Software development

Debugging of MCU applications

After a microcontroller application is specified and the code is written, the next step is to test the code in the target system. A good environment for development tools is important to reduce overall development time and costs. Users want to debug their application program under conditions that match the actual setup of their system. For this reason, the ability to debug a user program in a real target system is required.

Many microcontroller manufacturers such as Freescale implement a so-called Background Debug Mode (BDM) for this purpose, which can be accessed via a simple interface (usually JTAG) and enables in-circuit debugging functions in microcontrollers.

Debug mode allows full control of processor operation, regardless of whether the processor has already been programmed. For example, a controlling application can access the memory from the CPU’s point of view. Such a programme can, for example, load and execute code and send results back to the PC. The BDM host can issue commands with parameters to the target. Some commands enable the reading or writing of blocks of the target memory, individual registers in the CPU or registers that are not available to the target. Test routines can use debug mode to perform tests on the target hardware.

The increasing complexity of today’s software and hardware designs leads to new requirements for debugging. Silicon manufacturers are therefore offering more and more on-chip debugging functions for troubleshooting new processors. To access this function, which is implemented in various processor families under the name Background Debug Mode (BDM) or On-Chip In-Circuit Debugging, a hardware component is required to establish a connection between the PC and the microcontroller. eVision Systems offers the Multilink series for this purpose, which enables debugging via the BDM.

Why test the application code?

By using debug functions, the test application can control on-chip and off-chip circuits and then observe the operating results of these functions. The product itself can be connected to other electronic devices to allow a full functional test while being controlled/observed via the debug mode. The primary goal is comprehensive testing on the real processor with the highest possible test coverage. Furthermore, it should be easy to identify the error as quickly as possible in the event of a failure. The advantage of debug mode is that the processor does not have to execute application code for the test to run. This prevents the test from being prevented by an error that can hinder the execution of the final application in the product (e.g. an addressing/data line error). In addition, it is much easier to design a test application on the PC in debug mode than to create a test that is run in the product. A PC test application can also record and display test results and integrate with other test and control applications.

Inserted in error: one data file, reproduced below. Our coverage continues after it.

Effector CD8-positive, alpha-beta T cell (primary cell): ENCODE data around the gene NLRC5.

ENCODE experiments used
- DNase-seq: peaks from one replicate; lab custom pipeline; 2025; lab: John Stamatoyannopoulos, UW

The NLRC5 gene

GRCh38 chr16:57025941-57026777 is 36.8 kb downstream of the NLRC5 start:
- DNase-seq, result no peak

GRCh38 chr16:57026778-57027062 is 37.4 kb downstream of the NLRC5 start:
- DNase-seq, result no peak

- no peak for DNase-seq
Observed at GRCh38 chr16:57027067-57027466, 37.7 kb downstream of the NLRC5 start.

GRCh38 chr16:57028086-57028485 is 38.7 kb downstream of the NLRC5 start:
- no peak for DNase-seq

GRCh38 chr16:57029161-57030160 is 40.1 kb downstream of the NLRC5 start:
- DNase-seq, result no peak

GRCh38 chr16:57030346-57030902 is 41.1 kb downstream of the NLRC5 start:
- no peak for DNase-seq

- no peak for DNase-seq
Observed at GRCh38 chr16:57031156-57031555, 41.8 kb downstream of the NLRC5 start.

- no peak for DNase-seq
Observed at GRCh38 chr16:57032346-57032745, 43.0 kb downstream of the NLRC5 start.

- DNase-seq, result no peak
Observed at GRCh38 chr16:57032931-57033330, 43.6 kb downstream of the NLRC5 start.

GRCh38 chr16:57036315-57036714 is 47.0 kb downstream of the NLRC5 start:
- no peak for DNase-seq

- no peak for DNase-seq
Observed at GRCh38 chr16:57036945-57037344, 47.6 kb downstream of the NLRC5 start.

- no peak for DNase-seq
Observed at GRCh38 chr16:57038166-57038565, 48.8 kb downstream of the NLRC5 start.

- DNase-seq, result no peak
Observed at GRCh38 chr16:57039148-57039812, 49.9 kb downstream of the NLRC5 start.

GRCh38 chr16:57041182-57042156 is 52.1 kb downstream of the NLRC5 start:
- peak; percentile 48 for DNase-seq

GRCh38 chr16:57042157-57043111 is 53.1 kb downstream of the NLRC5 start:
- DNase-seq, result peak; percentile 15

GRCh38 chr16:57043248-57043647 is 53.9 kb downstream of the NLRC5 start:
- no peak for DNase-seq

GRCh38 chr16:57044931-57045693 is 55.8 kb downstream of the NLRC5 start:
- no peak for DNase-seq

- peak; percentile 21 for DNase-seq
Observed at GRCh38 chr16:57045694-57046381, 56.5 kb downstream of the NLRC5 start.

Multilink Series

PEmicro’s USB Multilink Universal FX is a high-speed all-in-one development interface that allows a PC to access Background Debug Mode (BDM-) via the JTAG interface and is compatible with all ARM architecture devices. Moreover, the debugger and programmer supports NXP, Renesas, STMicro, Infineon (Tricore) and many other micro-controller families.

Cyclone Series

The Cyclone series is a standalone programmer for small to medium batch production. Like the Multilink series, the devices support a variety of microcontroller architectures.

Software for MCU applications

Our partner P&E Microcomputer Systems Inc. Provides a free software package for creating custom applications that can interact with and debug an ARM® Cortex™-M based system (ACMP) via the Multilink Series. The software package consists of an interface library (Windows DLL and Linux .SO) and sample code. It contains both C/C++ and Delphi sample routines and detailed calling information for the DLL/SO. The C and Delphi modules in the ACMP Hardware Interface Library Routines are used as source code interfaces to the hardware with a DLL/SO. The ACMP Hardware Interface Routines library is handy for creating your own custom application to handle functions such as product testing, calibration and updating. The demo programmes included in the package show you how to initialise the interface, programme registers, download code into the RAM and step-by-code. Starting with these programmes, it is easy to adapt them to your specific needs. Applications are created with the 32-bit supplied. DLL will also run on the 64-bit operating systems listed below under System Requirements.

The tools and methods provided here by eVision Systems help you to reduce the complexity of product testing. Using the advanced features leads to a more effective testing process that gives you higher reliability, enables faster time-to-market and reduces development costs by shortening the time it takes to find bugs. We offer reliable solutions for other applications.